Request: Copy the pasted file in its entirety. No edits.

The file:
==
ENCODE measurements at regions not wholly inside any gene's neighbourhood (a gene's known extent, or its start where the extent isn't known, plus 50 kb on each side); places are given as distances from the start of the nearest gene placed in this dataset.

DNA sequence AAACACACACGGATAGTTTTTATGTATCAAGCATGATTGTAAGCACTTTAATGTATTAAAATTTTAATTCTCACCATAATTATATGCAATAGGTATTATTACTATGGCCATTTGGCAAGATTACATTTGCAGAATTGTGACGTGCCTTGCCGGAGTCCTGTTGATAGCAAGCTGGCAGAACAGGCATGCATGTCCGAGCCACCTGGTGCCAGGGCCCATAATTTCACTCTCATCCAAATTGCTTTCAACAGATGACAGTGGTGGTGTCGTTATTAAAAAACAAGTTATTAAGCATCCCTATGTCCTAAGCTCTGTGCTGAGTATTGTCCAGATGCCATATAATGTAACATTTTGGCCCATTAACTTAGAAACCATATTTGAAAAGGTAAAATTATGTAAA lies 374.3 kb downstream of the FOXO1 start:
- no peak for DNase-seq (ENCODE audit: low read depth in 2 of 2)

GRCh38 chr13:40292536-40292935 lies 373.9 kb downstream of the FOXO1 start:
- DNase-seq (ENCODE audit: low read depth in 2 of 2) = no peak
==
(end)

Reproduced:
ENCODE measurements at regions not wholly inside any gene's neighbourhood (a gene's known extent, or its start where the extent isn't known, plus 50 kb on each side); places are given as distances from the start of the nearest gene placed in this dataset.

DNA sequence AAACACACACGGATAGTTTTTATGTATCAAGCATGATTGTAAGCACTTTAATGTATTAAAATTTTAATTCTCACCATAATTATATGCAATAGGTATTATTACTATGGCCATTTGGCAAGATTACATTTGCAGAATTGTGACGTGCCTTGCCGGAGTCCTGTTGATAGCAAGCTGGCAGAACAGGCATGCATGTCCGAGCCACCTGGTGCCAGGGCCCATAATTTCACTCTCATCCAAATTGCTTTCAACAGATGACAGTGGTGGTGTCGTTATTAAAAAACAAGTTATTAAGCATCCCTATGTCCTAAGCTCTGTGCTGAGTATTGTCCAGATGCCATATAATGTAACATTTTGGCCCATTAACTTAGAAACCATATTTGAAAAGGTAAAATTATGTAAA lies 374.3 kb downstream of the FOXO1 start:
- no peak for DNase-seq (ENCODE audit: low read depth in 2 of 2)

GRCh38 chr13:40292536-40292935 lies 373.9 kb downstream of the FOXO1 start:
- DNase-seq (ENCODE audit: low read depth in 2 of 2) = no peak